For Bayesian inference case study, we take such features as promo, seasonality factors (week day, month day, month of year). As well as in the previous studies, we consider sales in the natural logarithmic scale. As the example we take one sales time series for one arbitrary store. For Bayesian inference, we used Markov Chain Monte Carlo (MCMC) algorithm from MCMCpack R package [9]. For time series modeling, we used the linear regression with Gaussian errors.  Trace plots of samples vs the simulation index can be very useful in assessing convergence. The trace plot for promo coefficient is shown on the figure 10. 

Figure 10. Trace plot for promo coefficient.

The trace plot demonstrates the stationary process, which means good convergence and   sufficient burn-in period in the MCMC algorithm. The similar trace plots were received for other coefficients in the linear regression. The density of distributions of some regression coefficients for chosen arbitrary store are shown on the figure 11.

 

Figure 11. Density of distributions of regression coefficients.

The figure 12 shows the examples for box plots for some regression coefficients.

Figure 12. Box plots for  regression coefficients.

Sales time series can have outliers and it is important to take into account this fact using heavy tails distributions instead of Gaussian distribution. For the linear regression with variables with different type of distributions we used Bayesian hierarchical model. We conducted the case study using JAGS sampler [10] software with “rjags” R package. For modeling, we take into account mean sales for the store, sales, and promo.  We consider sales and mean sales for the store in the natural logarithmic scale. For mean sales for stores, we used Gaussian distribution, for sales – Student distribution, and  for promo – Bernoulli distribution.  In this model, we consider sales as an independent and identically distributed random variable without separating sales for different stores. Info about the store is represented by mean sales for the store values. Mean sales for the store (variable meanLogSales) vs  sales (variable logSales) obtained for considered Bayesian model are shown on the  figure 13.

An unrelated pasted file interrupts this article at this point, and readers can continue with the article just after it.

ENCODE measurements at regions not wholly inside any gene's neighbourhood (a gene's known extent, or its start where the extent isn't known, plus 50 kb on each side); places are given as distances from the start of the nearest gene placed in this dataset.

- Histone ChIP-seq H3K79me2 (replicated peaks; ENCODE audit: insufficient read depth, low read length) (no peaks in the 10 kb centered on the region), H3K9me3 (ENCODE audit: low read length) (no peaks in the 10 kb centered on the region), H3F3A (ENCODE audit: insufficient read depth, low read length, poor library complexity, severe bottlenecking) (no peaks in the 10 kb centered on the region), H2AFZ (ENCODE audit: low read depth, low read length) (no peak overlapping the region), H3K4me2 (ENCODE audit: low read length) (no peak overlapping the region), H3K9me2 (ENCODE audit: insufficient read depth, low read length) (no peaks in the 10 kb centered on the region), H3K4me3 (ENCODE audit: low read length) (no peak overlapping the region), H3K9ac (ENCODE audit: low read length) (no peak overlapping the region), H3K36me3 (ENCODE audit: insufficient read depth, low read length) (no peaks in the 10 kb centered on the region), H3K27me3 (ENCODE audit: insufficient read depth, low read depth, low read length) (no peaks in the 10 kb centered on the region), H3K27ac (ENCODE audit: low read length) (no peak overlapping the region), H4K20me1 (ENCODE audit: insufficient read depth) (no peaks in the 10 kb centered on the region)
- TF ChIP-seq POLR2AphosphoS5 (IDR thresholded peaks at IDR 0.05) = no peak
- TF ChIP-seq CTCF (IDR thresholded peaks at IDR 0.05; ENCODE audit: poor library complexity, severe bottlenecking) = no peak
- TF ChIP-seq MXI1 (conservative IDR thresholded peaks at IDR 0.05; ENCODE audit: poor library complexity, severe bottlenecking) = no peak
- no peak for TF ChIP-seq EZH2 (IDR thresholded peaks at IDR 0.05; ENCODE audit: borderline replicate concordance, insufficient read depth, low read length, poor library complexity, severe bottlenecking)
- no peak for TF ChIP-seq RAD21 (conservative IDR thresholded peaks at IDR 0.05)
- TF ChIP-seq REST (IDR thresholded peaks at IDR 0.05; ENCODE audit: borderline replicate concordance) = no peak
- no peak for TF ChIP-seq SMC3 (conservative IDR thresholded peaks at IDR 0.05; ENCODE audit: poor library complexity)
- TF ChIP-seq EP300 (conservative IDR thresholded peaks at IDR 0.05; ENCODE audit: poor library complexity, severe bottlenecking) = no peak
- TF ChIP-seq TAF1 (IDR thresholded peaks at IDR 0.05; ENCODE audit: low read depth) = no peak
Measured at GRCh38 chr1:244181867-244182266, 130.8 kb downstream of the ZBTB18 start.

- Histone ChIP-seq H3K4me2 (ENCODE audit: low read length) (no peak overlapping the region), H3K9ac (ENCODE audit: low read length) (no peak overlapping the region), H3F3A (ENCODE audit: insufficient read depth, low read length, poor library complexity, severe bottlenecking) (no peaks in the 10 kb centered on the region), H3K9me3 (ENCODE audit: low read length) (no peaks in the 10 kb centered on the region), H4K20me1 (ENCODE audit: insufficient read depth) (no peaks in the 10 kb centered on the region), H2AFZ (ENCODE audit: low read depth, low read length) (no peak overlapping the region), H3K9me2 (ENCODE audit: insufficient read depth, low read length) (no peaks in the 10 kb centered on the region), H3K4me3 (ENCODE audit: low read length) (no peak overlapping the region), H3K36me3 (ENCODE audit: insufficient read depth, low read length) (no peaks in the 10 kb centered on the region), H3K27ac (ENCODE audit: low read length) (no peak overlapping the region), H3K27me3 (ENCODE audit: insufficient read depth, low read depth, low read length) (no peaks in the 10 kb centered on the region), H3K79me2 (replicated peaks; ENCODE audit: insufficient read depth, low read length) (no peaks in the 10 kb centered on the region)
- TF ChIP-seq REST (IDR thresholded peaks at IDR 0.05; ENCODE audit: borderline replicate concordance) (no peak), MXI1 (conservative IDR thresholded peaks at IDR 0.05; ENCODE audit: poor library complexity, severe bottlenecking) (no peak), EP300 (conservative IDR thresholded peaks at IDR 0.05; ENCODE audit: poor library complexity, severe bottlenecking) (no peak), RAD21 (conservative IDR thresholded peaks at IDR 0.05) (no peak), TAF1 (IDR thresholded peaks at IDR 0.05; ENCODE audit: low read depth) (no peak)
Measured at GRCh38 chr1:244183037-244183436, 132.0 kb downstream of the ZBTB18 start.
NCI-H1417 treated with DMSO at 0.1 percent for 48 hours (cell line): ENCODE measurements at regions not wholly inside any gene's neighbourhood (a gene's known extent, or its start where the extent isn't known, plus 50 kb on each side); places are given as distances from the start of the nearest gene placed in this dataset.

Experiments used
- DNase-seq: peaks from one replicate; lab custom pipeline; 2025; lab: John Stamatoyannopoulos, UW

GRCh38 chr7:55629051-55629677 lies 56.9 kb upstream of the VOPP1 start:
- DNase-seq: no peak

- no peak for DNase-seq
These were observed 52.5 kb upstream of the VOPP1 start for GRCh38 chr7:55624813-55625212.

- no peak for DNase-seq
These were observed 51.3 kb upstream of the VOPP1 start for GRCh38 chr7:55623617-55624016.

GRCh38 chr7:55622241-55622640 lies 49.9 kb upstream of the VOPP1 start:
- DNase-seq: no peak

Figure 13. Mean sales for the store (variable meanLogSales) vs  sales (variable logSales)

obtained for fitted Bayesian model.

As the case study shows, the use of Bayesian approach allows us to model stochastic dependencies between different factors of sales time series and receive the distributions for model parameters. Such an approach can be useful  for assessing different risks related to sales dynamics.

 

Winner Solution for Grupo Bimbo Inventory Demand Kaggle Competition

Last year in summer, the company Grupo Bimbo organized Kaggle competition for Grupo Bimbo Inventory Demand. In this competition, Grupo Bimbo invited Kagglers to develop a model to forecast accurately the inventory demand based on historical sales data. More details about this competition can be found here. Out team “The Slippery Appraisals”  won this competition:

 

For our soultion we used multilevel model. We built a lot of models on 1st level. The training method of most of 1st level models was XGBoost. For second level we used ExtraTrees classifier, linear model from Python scikit-learn and Neural Networks. The final result is weighted average of these models. The most important features are based on the lags of target variable grouped by factors and their combinations, aggregated features (min, max, mean, sum) of target variable grouped by factors and their combinations, frequency features of factors variables. For our work, we used R environment with Rstudio IDE, and Python with Jupyter. We combined our work on our personal computers with cloud computing on x1.32xlarge Amazon EC2 instance with web interface for access. The following diagram shows our  multilevel model:

 

More information about our winner solution can be found here.

 CONCLUSION